She surmised that playing dumb and hoping they'd forget about it would be in order, and I had to agree. But the purpose of my bringing this up is not some priggish rant: I applaud TRILOGY OF TERROR for refusing to censor itself, and, like so many imaginative films of the 70's and 80's, rejecting the idea that horror films for children and adults are necessarily mutually exclusive.

The first segment, "Julie," which could have easily been entitled "Hot for Teacher" if they weren't going with the whole character name thing, is about a fuddy-duddy female professor and the amorous Big Man on Campus who only wants to take her out on the town and drug her and photograph her in compromising positions and blackmail her and enter into a sexually extortive relationship.


As the collegiate lothario in question, Black's then-husband Robert Burton delivers a legendarily sleazy performance combining the creepy leer of Gary Busey with the pompousness of an 80's teen movie villain.



Black retorts by exuding pathos in a nuanced performance as the sad sack teacher, overwhelmed by the fiendishness of it all. Now, as is often the case with horror omnibuses, the ending of a promising segment will be 'Ye Olde Switch-a-roo,' a twist ending so ludicrous that it may force you to mock the piece as a whole. While "Julie" certainly is done no favors by its looney finale, it's a silly enough turnaround that I am wholeheartedly able to support it.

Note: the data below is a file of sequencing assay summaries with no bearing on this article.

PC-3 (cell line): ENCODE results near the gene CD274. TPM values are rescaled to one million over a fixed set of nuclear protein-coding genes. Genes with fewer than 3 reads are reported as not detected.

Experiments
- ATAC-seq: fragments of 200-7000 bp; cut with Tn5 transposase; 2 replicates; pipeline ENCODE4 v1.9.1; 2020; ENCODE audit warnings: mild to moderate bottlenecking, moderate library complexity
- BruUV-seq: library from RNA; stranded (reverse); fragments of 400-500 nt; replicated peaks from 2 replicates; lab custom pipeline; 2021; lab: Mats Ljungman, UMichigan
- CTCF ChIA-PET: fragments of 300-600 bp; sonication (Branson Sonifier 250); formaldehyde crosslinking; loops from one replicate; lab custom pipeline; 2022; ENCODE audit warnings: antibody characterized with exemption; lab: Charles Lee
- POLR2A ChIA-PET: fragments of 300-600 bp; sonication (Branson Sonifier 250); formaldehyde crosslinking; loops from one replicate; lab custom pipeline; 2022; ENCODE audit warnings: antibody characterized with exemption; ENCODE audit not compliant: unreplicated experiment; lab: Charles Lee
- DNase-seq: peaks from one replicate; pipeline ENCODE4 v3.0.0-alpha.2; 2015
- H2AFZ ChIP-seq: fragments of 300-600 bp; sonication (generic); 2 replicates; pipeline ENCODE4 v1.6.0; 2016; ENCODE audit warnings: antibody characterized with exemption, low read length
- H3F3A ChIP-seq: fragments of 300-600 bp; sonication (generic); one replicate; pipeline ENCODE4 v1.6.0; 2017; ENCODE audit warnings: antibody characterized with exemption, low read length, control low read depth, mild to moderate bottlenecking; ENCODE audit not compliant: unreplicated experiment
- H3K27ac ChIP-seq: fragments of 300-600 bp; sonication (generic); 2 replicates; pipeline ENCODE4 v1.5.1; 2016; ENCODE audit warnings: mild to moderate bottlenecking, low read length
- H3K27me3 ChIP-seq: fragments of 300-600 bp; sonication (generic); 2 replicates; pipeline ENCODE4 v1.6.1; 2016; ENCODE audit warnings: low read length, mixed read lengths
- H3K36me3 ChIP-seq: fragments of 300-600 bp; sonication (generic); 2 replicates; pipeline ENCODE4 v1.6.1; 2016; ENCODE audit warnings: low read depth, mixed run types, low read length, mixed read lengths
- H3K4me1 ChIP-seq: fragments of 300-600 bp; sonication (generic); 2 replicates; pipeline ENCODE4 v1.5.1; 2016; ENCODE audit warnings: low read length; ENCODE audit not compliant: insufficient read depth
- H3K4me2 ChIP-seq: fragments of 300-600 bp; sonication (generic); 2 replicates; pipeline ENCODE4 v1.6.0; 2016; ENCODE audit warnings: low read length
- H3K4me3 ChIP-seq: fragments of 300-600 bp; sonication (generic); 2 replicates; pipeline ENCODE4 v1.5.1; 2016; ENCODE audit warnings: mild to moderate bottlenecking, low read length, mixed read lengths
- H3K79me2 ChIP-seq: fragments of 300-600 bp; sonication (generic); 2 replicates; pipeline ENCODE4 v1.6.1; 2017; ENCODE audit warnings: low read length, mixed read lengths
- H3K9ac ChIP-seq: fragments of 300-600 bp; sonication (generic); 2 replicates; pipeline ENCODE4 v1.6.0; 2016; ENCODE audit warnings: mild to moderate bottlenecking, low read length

The next segment, "Millicent and Therese" sees Karen Black really entering tour-de-force mode. As both halves of a pair of twisted sisters who each think the other is evil and insane, Black prompts me to quote Loverboy in assessing her performance: "the kid is hot tonight."

Millicent is an old maid in the vein of Katherine Hepburn who dresses like an extra from THE CRUCIBLE and wears glasses capable of sizzlin' ants right off the sidewalk.


She accuses her sister Therese of practicing demonology, pornography, incest, Satanism, voodoo, and of being a chippy.

Black plays Therese as an over-the-top blonde wig wearing floozy, and this was definitely the point in the film when I realized that I was going to love every minute of it.